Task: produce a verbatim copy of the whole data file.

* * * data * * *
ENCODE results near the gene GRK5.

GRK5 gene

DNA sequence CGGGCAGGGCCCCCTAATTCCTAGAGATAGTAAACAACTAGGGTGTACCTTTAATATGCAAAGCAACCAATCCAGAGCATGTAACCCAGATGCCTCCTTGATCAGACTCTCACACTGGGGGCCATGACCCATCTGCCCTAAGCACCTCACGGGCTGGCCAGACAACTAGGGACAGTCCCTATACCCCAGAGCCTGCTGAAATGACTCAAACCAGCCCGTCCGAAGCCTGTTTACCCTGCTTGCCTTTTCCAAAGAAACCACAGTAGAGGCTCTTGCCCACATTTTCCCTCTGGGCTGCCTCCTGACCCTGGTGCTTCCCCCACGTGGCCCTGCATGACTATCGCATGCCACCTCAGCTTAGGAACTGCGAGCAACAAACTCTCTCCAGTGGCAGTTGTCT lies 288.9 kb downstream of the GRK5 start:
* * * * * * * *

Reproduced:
ENCODE results near the gene GRK5.

GRK5 gene

DNA sequence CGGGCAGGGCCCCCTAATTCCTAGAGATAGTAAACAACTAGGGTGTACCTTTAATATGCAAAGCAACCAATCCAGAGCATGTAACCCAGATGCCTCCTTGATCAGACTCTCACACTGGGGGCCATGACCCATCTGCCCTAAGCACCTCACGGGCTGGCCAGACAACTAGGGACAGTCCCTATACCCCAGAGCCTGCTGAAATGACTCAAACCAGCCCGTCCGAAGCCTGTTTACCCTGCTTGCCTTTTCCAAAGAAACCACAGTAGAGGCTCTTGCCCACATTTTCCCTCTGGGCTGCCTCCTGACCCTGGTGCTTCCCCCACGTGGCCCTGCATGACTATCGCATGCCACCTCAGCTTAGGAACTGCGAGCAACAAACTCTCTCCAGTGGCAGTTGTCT lies 288.9 kb downstream of the GRK5 start: